How well are your lead gen programs performing? Be honest. When lead generation programs fail, they do so mainly because the messages communicated are irrelevant or ill timed for the target audience. We, as a society, have become so used to information overload it’s become the white noise of the marketplace. The knee-jerk reaction from companies is the “ready, fire” execution of promotional offers. It’s easy to fall into the trap of believing that volume replaces the need to “aim.”
Here’s the good news: it’s easier than you think to get out of this cycle of noise-producing marketing that feeds the black hole of spam filters everywhere. All it takes is a small bit of back-to-basics marketing discipline with three steps designed to help you understand the buyer. After all, in this competitive business climate, whoever understands the customer the best, wins.
Step 1: The Marketing Persona
A marketing persona is a fictional representation of a set of real people who share similar traits or experiences. A client I was working with was interested in reaching IT leaders of the Global 3000 companies. That’s a fairly wide range of folks. We needed more specific information in order to construct an effective integrated marketing plan. To help narrow the field, we built the persona of our ideal prospect, focusing on who they are, where they work, and what characteristics made them a good target. By the end of our brainstorming session, we zeroed in on this label to summarize them: “the skeptical futurist”. Key to each persona is more than just basic demographics. We also want to include information about what they think and how they make purchase decisions. Unsure where to start? Ask a sales rep about their latest win.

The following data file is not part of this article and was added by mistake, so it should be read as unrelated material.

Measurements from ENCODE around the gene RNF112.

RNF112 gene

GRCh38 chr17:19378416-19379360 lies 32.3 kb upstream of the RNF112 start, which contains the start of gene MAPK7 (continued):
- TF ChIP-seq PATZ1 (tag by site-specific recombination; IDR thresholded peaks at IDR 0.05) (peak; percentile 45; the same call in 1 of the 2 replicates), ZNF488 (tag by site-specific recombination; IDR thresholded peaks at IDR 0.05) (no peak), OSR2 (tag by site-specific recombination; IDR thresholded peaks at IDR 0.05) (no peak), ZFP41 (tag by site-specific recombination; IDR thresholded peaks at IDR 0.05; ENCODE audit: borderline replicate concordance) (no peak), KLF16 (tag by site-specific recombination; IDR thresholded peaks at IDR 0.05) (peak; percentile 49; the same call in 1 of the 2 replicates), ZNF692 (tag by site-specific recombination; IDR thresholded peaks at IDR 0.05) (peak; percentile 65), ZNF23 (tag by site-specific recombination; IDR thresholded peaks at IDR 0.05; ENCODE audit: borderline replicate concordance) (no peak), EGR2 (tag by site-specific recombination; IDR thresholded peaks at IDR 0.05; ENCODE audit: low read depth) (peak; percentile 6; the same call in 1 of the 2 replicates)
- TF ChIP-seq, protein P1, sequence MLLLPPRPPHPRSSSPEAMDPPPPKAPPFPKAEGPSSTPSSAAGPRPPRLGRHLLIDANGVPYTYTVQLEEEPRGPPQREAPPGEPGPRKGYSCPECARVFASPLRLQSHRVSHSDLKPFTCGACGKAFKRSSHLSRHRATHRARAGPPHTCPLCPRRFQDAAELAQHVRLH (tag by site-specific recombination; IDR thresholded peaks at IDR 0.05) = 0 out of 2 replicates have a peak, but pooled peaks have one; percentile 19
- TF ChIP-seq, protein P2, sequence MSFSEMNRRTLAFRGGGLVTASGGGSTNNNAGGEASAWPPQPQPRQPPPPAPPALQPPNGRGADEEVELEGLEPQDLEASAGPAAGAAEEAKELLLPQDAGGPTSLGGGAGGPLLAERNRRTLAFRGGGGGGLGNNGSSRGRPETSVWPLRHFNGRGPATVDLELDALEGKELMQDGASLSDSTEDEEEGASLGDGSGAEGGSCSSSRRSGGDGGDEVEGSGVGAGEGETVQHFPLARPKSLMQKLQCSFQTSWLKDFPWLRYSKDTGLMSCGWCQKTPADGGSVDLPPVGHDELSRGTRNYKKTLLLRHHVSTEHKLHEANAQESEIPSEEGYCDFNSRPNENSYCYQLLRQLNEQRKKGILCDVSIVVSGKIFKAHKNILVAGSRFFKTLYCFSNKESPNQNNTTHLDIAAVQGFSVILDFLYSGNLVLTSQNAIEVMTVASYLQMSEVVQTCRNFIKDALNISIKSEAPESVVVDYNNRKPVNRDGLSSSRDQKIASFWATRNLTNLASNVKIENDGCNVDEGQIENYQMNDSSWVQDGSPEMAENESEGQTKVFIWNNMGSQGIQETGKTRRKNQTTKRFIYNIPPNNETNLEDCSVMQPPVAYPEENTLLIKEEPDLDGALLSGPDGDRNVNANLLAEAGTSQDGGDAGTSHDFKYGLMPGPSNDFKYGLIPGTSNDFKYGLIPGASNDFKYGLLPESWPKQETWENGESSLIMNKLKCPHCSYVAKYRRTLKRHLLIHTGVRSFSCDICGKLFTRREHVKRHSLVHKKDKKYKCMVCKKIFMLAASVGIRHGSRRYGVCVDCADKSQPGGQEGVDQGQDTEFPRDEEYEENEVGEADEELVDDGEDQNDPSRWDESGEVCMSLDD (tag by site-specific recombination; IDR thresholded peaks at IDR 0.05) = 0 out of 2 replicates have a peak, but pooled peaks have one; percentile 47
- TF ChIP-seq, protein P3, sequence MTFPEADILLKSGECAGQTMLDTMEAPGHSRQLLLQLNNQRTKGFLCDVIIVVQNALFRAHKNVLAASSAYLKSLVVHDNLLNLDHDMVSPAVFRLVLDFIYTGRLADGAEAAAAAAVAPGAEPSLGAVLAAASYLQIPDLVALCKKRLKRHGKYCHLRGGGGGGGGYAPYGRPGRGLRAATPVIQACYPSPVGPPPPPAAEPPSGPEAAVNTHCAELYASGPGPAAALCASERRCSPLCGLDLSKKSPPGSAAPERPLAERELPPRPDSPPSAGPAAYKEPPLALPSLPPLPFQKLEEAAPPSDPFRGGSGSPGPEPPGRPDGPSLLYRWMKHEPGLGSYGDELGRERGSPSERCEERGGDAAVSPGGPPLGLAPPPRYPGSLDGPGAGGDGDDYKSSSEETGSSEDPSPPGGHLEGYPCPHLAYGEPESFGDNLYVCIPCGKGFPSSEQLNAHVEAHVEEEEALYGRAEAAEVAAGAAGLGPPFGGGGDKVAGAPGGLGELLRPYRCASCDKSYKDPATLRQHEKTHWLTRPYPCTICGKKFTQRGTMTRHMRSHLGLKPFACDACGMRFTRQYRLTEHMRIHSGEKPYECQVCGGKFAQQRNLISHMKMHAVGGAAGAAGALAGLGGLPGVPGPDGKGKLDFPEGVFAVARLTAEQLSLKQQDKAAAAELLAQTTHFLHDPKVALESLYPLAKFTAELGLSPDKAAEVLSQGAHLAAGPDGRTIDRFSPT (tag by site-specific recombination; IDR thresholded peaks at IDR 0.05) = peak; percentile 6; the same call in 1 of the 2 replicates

Step 2: The Positioning Statement
With a keen sketch of our target persona in mind, we now need a crisp positioning statement to focus our attention on the values and benefits customers care about and how our product can uniquely deliver them. This tool identifies the target audience (persona), names the product, it’s category, primary benefit meaningful to the persona, and relevant points of differentiation compared to the most likely competitive alternative. Intended for internal use only, this tool is instrumental in helping marketers stay true to the values and benefits that matter most to customers. While the positioning statement is not the message to the prospect or customer, customer-friendly messaging can be derived from it easily. The most difficult part of the positioning statement exercise is that it forces marketers to make sacrifices. Intuitively, we know we can’t be “all things to all people.” Yet, that’s what most companies end up trying to promote. That miss-step only adds to the noise and confusion in the marketplace. The positioning statement exercise is a forcing function that will lead marketers to produce clearer, tighter, and more consistent messages that prospects will be likely to hear and understand.
Step 3: The Message Box
Marketers must stop yelling at prospects. Successful marketing today is less about direct selling and more about story telling. And people pay attention when the story is about them. The Message Box is the best technique I know to craft a concise “elevator pitch” using language the persona will understand. Four messages make up your story: engagement, solution criteria, product reinforcement, and value. Of course, this is just the beginning of a messaging strategy. Use the Message Box to create a solid foundation from which to build a full content strategy that will help you map the right messages (and the required content) to each stage of the prospect’s buying cycle.
Bringing your campaigns to life
When it comes to effective lead gen programs, there is no substitute for a clear and crisp positioning and messaging strategy. These three steps will put you on the path to the marketing high ground.